There are multiple issues that need to be addressed to make “One Nation, One Election” a reality. The Constitution of India would require to be significantly amended for it to support the system of one simultaneous election for the nation. The biggest question is about fixing the terms of the state assemblies and the Lok Sabha and synchronising them.

What would happen if the ruling party or the ruling alliance loses the majority in the house, if a motion of “No confidence” is moved by the opposition? Some constitutional experts have proposed that a motion of “Confidence” has to be moved simultaneously for the team that would form the next government. Some critics also point out that creating a system of fixed 5-year terms will lead to a tendency of an authoritarian government with the elected members and the ruling party showing lesser accountability towards their voters as they will not be afraid to lose their power in between, on account of a guaranteed term.

Managing the simultaneous elections to the third tier of our electoral system is going to be a massive task owing to the large number of Panchayats, Jila Parishads, Municipal Corporations and other local elected bodies. The responsibility for holding these elections lie with the State Election Commissions (SEC). With as many as 31 SECs, implementing a simultaneous election will need a mega synchronisation of the entire electoral machinery of gigantic proportions.

Some experts say the nation could do it in a phased manner.

The first phase would try and synchronise the scheduled state elections in batches; that is by extending or curtailing the current tenure by six months in order to club them together, with the powers vested in the EC. But for those states with remaining assembly tenures beyond six months, the President of India will have to use the special powers that would require endorsement by both housesof Parliament.

The Parliamentary Committee Report, 2015, also quotes the views of the key political parties from Tamil Nadu, AIADMK and DMK:

AIADMK has extended its support to the idea in principle, by stating, "However, there are likely to be some key issues which would have to be resolved before such a practice can be adopted. It entails that the Lok Sabha and the State Assemblies would have a fixed term..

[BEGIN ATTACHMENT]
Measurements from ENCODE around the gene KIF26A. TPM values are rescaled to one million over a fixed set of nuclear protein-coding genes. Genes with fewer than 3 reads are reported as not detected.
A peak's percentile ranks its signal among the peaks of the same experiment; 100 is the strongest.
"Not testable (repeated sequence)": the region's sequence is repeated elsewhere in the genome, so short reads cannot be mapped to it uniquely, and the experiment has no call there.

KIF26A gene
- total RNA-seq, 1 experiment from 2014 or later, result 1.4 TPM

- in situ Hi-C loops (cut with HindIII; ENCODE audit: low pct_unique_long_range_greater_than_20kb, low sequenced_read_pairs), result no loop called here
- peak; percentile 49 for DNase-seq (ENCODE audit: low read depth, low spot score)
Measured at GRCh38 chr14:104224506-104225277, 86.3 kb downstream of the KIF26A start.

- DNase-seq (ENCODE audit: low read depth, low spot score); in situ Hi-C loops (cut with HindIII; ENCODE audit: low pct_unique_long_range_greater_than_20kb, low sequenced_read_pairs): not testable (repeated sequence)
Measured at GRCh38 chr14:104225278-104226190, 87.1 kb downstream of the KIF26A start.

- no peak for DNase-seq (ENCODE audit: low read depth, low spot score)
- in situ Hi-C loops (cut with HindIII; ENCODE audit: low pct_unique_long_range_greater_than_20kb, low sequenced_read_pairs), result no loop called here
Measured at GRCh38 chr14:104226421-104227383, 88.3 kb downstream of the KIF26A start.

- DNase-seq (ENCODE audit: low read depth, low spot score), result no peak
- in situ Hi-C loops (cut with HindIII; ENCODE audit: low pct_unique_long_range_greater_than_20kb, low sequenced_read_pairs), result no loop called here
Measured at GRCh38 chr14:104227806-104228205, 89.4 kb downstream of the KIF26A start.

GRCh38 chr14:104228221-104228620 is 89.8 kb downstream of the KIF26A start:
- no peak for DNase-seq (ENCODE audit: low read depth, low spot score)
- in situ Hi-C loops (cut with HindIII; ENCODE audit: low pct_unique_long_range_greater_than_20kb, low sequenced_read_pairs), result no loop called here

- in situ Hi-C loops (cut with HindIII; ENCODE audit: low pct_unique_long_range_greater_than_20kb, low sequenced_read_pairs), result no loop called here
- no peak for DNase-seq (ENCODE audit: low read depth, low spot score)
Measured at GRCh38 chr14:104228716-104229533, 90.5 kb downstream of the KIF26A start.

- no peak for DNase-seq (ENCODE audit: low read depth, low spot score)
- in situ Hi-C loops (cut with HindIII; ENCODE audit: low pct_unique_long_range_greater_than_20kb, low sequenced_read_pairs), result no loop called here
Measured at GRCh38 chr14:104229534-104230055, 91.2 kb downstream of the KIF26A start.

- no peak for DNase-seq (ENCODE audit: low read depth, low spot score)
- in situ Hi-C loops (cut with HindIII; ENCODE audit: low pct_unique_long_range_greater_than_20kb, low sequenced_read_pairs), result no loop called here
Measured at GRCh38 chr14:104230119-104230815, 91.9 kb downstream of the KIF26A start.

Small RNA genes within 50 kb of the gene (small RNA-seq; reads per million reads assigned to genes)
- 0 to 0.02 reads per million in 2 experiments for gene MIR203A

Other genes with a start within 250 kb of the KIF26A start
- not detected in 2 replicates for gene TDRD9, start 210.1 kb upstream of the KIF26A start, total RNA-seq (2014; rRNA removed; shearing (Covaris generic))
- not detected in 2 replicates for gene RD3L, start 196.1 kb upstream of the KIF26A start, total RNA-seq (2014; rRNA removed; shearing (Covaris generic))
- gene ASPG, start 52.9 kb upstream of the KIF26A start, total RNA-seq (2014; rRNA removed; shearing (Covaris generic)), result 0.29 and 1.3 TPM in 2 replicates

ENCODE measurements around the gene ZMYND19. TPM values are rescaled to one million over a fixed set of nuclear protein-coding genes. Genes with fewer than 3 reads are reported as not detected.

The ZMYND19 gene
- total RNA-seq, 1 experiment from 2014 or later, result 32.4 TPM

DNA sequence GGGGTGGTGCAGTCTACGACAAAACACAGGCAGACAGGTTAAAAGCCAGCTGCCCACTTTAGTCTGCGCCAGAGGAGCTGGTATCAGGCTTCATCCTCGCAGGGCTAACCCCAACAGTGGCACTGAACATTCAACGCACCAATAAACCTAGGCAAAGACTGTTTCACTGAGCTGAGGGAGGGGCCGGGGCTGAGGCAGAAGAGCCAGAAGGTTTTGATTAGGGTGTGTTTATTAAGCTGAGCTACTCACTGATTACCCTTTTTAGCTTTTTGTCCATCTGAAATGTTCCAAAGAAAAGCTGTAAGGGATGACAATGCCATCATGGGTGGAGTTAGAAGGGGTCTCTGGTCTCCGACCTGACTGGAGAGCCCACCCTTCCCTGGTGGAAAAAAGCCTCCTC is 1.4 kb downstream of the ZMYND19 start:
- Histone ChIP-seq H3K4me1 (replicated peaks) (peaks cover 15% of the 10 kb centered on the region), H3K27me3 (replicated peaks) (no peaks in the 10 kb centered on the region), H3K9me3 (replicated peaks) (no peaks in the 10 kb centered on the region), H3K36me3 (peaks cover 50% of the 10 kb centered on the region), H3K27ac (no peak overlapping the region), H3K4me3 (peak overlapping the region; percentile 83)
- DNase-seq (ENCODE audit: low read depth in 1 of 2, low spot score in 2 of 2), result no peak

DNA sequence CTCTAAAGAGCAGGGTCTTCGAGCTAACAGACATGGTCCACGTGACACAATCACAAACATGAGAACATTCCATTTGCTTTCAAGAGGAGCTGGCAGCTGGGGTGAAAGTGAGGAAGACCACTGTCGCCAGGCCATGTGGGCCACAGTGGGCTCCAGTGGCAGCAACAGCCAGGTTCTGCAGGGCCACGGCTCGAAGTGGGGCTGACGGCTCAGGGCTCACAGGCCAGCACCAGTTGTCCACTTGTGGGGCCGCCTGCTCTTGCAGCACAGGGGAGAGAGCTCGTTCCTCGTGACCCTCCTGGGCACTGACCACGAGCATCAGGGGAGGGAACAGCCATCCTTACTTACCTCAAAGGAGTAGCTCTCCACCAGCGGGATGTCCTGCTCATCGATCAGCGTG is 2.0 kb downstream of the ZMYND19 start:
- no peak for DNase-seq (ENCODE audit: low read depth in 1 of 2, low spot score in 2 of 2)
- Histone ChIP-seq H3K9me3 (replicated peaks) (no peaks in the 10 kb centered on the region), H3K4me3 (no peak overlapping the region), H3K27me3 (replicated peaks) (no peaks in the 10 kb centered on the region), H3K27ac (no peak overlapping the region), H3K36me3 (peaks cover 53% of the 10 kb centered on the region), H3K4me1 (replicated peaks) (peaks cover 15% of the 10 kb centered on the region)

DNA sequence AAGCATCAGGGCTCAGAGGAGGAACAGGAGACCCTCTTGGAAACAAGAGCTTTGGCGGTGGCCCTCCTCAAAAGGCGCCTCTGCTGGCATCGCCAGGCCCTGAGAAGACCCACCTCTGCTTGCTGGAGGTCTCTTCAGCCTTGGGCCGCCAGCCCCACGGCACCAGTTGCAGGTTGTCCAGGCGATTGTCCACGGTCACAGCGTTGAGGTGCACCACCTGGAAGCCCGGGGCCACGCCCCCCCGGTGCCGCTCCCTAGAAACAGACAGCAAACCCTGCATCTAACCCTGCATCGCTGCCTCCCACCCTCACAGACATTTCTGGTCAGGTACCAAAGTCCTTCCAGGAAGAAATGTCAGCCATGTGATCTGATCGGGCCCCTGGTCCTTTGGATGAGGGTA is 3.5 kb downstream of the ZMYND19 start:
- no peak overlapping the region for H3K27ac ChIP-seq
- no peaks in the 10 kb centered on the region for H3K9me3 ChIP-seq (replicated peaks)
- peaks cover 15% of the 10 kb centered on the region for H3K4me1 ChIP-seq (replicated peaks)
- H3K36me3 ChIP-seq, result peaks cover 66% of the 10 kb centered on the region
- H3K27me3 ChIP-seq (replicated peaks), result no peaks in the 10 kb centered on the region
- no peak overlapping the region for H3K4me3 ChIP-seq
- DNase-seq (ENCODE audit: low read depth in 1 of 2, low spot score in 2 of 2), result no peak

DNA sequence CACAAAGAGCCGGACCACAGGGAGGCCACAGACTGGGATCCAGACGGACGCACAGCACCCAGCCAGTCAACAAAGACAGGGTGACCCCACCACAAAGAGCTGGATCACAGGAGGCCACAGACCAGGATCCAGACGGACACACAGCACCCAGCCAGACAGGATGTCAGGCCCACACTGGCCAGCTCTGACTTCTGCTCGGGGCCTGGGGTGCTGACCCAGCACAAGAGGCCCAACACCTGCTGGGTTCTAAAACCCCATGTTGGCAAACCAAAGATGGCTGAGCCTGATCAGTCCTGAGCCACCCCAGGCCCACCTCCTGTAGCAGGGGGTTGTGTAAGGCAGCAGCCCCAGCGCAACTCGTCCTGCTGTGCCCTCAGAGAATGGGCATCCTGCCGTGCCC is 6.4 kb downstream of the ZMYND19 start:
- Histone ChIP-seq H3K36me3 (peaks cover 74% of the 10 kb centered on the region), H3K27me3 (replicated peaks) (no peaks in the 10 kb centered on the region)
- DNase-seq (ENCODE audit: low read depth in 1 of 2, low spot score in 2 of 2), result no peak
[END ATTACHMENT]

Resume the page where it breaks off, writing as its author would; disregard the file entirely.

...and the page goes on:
This is similar to the Fixed Term Parliaments Act, 2011 in the UK, where the elections have been fixed for every five years and the elections can be held prior to that, only if two-thirds of the majority of the House of Commons vote for fresh elections; or the Government falls because of a vote of no-confidence, and another government cannot pass a confidence motion within 14 days. Together with the fixed term, fixed dates of election and counting should also be announced as in the case of the Presidential election in the United States. This will enable the political parties to prepare themselves well for the elections. Further, the dates will not be left to the whims of the Election Commission of India, who suddenly call for a press meet and announce the Election schedule, from which time the Model Code of Conduct comes into force.

However, even after that problems will arise. Firstly, in adjusting the residual time period of the existing State Assemblies which are currently not coterminous with the Lok Sabha, will the terms of these Assemblies be extended or cut short? Norms would have to be worked out for this." DMK too had supported the proposal of holding simultaneous elections, with the following suggestions to the Parliamentary Committee: "In the Constitution of India, there is provision that a member elected in the by-election can hold office for the remaining period of term only, whether it is for the Rajya Sabha/Lok Sabha or for Legislative Assembly. Similarly, General Elections are conducted whenever Parliament/Assembly is dissolved or resigns prematurely. The government thus formed has the right to rule for the complete five years instead of the remaining period. This should not be like this. If a government is formed after premature dissolution, its term should be fixed for the remaining period only. Only then, it will ensure the conduct of elections simultaneously for Parliamentor Assembly."

Talking about the other regional political parties, as per the Committee report, Trinamool Congress (AITC) has rejected the idea, stating that the Constitution of India provides a tenure of five years for the Lok Sabha and State Legislative Assemblies which can be dissolved prematurely but the terms can be extended only if National Emergency has been proclaimed. Further, the party has stated that postponement of elections is anti-democratic and unconstitutional.

However, the party has submitted that it supports holding of simultaneous elections to Panchayats and Municipal bodies.